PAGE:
The Child Labour (Prohibition and Regulation) Act, 1986
The Child Labour (Prohibition and Regulation) Act, 1986 has been enacted to prohibit the engagement of children in certain employments and to regulate the conditions of work of children in certain other employments. It repealed the Employment of Children Act, 1938 (26 of 1938). As per the Act children are prohibited from being employed or permitted to work in any of the occupations set forth in Part A of the Schedule of the Act or in any workshop wherein any of the processes set forth in Part B of the Schedule of the Act is carried on. Child has been defined under the Act as a person who has not completed his fourteen years of age. Regarding regulating conditions of work of children it is mandated that no child shall be required or permitted to work in any establishment in excess of fixed number of hours. Establishment is defined as including shop, commercial establishment, workshop, farm, residential hotel, restaurant, eating house, theatre or other place of public amusement or entertainment. Again the period of work on each day has to be fixed in such a way that no period shall exceed three hours and that no child shall work for more than three hours before he has had an interval for rest for at least one hour.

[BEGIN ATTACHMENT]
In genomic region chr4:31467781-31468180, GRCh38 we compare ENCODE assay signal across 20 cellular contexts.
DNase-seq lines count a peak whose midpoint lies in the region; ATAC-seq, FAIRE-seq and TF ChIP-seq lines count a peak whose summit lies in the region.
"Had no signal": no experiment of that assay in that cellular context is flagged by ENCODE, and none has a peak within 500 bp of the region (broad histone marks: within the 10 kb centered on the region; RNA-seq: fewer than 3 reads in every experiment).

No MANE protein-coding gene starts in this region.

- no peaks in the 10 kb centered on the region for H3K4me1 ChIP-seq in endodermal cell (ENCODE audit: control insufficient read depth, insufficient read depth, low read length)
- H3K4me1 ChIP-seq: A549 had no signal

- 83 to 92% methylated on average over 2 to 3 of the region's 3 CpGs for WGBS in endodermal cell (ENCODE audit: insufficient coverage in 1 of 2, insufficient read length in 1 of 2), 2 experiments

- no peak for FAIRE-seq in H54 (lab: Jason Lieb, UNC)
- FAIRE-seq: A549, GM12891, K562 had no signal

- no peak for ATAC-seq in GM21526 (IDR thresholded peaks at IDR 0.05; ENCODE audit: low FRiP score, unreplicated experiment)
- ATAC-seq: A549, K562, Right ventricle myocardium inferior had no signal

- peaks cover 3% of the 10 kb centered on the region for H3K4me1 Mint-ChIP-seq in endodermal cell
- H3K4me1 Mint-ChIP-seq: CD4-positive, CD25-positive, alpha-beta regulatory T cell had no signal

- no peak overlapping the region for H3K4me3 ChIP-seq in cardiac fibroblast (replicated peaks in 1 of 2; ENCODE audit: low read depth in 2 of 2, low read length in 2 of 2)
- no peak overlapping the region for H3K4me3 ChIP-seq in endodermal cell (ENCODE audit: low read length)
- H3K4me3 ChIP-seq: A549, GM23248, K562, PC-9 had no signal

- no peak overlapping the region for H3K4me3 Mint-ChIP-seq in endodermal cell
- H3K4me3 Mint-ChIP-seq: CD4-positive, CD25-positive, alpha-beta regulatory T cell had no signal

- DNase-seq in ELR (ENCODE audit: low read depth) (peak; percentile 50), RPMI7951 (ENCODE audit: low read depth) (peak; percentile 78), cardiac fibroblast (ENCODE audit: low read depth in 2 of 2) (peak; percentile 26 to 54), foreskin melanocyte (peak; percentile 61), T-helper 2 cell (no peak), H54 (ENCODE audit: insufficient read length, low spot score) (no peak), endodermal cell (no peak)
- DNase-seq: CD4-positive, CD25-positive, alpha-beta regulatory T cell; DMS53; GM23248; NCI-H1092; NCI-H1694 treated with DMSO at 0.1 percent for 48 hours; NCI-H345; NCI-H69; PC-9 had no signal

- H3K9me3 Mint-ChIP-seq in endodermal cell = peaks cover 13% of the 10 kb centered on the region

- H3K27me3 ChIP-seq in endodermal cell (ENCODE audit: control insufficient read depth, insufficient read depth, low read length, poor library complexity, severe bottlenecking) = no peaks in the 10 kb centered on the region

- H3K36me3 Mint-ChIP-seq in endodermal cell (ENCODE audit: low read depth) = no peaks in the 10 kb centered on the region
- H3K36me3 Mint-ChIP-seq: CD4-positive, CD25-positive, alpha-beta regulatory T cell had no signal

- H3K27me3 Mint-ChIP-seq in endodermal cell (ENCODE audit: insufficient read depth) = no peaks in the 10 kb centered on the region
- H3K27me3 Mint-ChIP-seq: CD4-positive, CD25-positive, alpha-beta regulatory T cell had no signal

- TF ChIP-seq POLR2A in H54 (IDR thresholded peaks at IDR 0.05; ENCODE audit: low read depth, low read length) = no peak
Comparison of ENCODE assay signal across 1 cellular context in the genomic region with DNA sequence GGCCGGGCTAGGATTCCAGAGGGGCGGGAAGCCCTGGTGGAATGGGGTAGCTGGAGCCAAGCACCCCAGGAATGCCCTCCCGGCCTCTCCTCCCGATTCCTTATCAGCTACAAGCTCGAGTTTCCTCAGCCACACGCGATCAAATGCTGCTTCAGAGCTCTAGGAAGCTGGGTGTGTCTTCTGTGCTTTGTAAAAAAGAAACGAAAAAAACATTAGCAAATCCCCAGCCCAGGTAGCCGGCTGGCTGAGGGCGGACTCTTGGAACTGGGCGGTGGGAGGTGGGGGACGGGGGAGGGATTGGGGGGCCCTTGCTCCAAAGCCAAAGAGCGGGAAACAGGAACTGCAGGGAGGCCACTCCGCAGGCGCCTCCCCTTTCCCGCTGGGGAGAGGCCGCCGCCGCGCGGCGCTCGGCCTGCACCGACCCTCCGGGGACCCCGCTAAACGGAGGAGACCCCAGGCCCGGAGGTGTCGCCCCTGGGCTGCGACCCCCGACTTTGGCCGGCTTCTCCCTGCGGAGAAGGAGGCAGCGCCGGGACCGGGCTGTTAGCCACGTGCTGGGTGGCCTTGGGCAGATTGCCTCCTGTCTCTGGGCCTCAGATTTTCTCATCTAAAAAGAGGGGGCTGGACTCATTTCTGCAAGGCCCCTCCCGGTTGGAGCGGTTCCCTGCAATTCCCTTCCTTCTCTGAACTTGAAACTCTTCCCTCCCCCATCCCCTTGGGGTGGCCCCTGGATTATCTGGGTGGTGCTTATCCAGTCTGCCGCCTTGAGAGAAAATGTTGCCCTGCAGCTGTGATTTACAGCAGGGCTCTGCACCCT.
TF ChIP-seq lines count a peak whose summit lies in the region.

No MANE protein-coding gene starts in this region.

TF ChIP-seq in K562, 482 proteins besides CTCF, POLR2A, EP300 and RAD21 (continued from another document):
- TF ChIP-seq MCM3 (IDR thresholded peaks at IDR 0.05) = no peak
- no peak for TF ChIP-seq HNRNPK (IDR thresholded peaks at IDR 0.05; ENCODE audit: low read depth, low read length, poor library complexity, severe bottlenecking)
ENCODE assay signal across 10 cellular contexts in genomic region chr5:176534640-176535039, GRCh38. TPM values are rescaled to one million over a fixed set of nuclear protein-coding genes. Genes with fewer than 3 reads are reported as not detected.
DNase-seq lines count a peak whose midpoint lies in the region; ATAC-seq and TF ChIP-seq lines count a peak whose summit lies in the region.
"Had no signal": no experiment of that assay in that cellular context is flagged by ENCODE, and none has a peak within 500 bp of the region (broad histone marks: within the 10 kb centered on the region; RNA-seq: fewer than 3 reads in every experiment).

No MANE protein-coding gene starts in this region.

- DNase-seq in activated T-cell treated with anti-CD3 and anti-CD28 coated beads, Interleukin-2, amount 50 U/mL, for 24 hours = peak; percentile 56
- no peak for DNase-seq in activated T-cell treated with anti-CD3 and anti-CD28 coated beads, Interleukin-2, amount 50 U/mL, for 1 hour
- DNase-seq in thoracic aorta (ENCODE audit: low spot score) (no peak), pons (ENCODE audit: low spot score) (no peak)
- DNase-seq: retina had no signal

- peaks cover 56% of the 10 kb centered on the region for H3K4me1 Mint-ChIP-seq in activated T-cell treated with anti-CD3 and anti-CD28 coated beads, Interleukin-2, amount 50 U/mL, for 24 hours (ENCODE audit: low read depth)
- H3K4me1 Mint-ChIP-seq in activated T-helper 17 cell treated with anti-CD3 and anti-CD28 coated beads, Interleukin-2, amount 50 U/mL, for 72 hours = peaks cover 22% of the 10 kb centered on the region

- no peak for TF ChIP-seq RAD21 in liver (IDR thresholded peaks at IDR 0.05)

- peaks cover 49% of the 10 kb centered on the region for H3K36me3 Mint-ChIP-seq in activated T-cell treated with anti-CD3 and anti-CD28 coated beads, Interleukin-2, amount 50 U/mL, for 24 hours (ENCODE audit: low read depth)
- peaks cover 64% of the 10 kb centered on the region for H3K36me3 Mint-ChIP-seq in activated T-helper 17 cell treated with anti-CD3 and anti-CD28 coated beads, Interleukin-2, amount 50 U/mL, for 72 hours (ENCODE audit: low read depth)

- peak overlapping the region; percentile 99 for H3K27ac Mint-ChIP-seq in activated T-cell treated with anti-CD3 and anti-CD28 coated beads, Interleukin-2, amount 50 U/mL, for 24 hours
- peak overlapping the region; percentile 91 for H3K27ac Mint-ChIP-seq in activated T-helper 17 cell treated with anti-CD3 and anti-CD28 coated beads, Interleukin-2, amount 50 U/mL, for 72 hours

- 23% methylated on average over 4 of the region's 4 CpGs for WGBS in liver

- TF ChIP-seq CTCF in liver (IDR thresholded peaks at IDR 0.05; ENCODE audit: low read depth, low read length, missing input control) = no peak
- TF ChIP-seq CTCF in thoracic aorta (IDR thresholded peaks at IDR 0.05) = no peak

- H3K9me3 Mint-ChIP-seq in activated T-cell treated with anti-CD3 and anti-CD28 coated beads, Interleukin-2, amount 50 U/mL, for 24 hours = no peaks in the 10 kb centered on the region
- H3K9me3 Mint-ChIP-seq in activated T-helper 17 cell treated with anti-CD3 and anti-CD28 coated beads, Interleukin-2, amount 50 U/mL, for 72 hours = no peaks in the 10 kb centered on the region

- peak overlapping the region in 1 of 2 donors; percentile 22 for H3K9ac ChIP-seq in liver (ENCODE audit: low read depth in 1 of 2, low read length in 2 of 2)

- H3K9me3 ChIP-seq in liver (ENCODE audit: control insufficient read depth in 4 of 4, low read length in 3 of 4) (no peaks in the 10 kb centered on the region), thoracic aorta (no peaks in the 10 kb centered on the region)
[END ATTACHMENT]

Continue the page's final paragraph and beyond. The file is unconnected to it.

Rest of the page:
The period of work of a child shall be so arranged that inclusive of his interval for rest, it shall not be spread over more than six hours, including the time spent in waiting for work on any day. Any child is also barred from working overtime. Every child employed in an establishment is allowed in each week, a holiday of one whole day, which day has to be specified by the occupier in a notice permanently exhibited in a conspicuous place in the establishment and the day so specified cannot be altered by the occupier more than once in three months.
But anyone employing child or permitting any child to work in contravention of the provisions of this act can be punished with imprisonment for a term can extend to one year or with fine which may extend to twenty thousand rupees or with both. Second offenders can be punished with aggravated sentences and fines.